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As Brazil reels from the impact of COVID-19, a “profound cultural change” is needed to stop women bearing the brunt of the crisis, says the head of biomedical research institute Fiocruz.
Sociologist Nisia Trindade Lima joined the organisation in 1987 as a researcher; in 2017 she became the first female president in its 120-year history.
In an interview with SciDev.Net for the International Day of Women and Girls in Science, Trindade Lima speaks about the challenges of integrating scientific and social research, closing the gender gap, and tackling disinformation on vaccines.
You are the first female president of Fiocruz in its history. Your background in sociology also differs from most previous presidents. How does this impact your leadership?
My perspective as a social scientist has not only influenced many of the processes I’ve been involved in, but also dealing with an agenda that requires a multidisciplinary and transdisciplinary effort has always been very important in my career at Fiocruz.
In respect of gender, it is an issue that has been widely debated at the institution. We have a gender and race equity committee, set up under my predecessor Paulo Gadelha. I’ve worked to advance the issues of this committee and institute a special programme for the international day of women and girls in science.
At Fiocruz, gender inequality still manifests itself in institutional leadership positions: we still have few women in top roles — there are about 30 per cent in top management positions — so there is a lot to be done, especially in understanding the place of women, which in pandemic times becomes even more acute.
You hint at the idea that the pandemic has disproportionately disadvantaged women… What needs to change?
I think a large part of the domestic work is still done either by the women of the family or by other women. In the pandemic, this has become harder, as contagion spreads and social inequality increases.
The virus started circulating in upper-middle classes and spread to the working class, starting with domestic workers. This shows an unequal and very complex reality. Women are responsible for a great deal of child care… We need a profound cultural change, because there is no other way to deal with this situation.
The work of Fiocruz encompasses health research, public service, and the production of medicines and vaccines. What are the main challenges in pandemic times?
Fiocruz’s main challenge now is to get the core activities that define us — research, education, well-structured information systems, access to data and vaccine production — and merge them into a synergic and integrated vision. There’s no use thinking about vaccines without thinking about vaccination policies, or access to the vaccination.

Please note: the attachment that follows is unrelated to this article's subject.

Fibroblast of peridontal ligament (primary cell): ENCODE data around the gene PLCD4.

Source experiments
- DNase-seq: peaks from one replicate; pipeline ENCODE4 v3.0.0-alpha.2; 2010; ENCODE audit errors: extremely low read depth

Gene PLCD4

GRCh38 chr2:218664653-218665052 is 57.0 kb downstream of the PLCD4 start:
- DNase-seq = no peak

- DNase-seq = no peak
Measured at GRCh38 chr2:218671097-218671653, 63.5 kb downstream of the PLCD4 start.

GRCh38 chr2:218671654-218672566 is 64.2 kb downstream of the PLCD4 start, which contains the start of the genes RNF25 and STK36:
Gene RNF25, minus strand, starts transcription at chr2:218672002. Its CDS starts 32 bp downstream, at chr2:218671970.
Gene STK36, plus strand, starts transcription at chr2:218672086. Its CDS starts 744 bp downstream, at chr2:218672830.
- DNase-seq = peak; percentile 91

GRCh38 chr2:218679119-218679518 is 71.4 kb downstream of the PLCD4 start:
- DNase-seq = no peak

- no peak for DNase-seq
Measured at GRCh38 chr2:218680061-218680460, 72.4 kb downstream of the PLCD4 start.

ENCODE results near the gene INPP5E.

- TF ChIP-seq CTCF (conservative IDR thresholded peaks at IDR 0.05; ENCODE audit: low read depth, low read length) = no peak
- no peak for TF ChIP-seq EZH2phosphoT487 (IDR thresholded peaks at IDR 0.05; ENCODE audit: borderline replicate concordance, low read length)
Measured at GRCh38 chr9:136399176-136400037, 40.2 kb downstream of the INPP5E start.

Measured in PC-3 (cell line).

In more immediate terms, the big challenge is vaccination. We’re focusing all our efforts in the production of the COVID-19 Fiocruz vaccine, originally developed by the University of Oxford in partnership with AstraZeneca laboratories, which now will be produced at Fiocruz. At the same time, we’re working on raising public awareness for the importance of the vaccine. The key now is to vaccinate more and make vaccines available through our Unified Health System. This is the great challenge in which we are totally immersed at this moment.
For the future, I think the big challenge is for us to make these policies sustainable with regular investment in science and technology. There’s got to be sustainability to these efforts and ensure public laboratories of national production can do their job.
The COVID-19 pandemic has propelled Fiocruz and science into the media spotlight. How can this attention be sustained after the pandemic?
We have to take advantage of the fact that many issues will remain [after the crisis] … awareness, preparation, valuing science, the Unified Health System. So we are thinking about how we can learn from this whole experience and how the relationship with the media, guided by science communication, can develop. I think this is Fiocruz’s greatest contribution, the one that makes people come to us most.
Before the pandemic we had already advanced on many issues, with the institutional repository which allows citizens to have access to our scientific production — an observatory focused on COVID-19 during the pandemic. So, I think from here, other actions will unfold because Fiocruz has always valued this activity.
One of the challenges facing the COVID-19 vaccine is disinformation. How has Fiocruz tackled this issue?
By trying to communicate as transparently as possible. Our portal has an entire area dedicated to vaccines and vaccination. We have consolidated communication channels of our own, such as Canal Saude and Radis magazine and in addition to that we have sought communication experts as much as possible to communicate the importance of vaccines and vaccination and encourage our community to vaccinate. We also have public events to inform the population about vaccines, but much of their reach also depends on the media coverage they get.
We have figures at the institution who are historically linked to the fight for vaccination, such as Dr Akira Homma [former president and emeritus researcher at Fiocruz, and one of the world’s leading vaccine experts]. So it is, if you like, embedded in the organisation, and there are a number of people fighting for public health, the cause to which they dedicate their lives.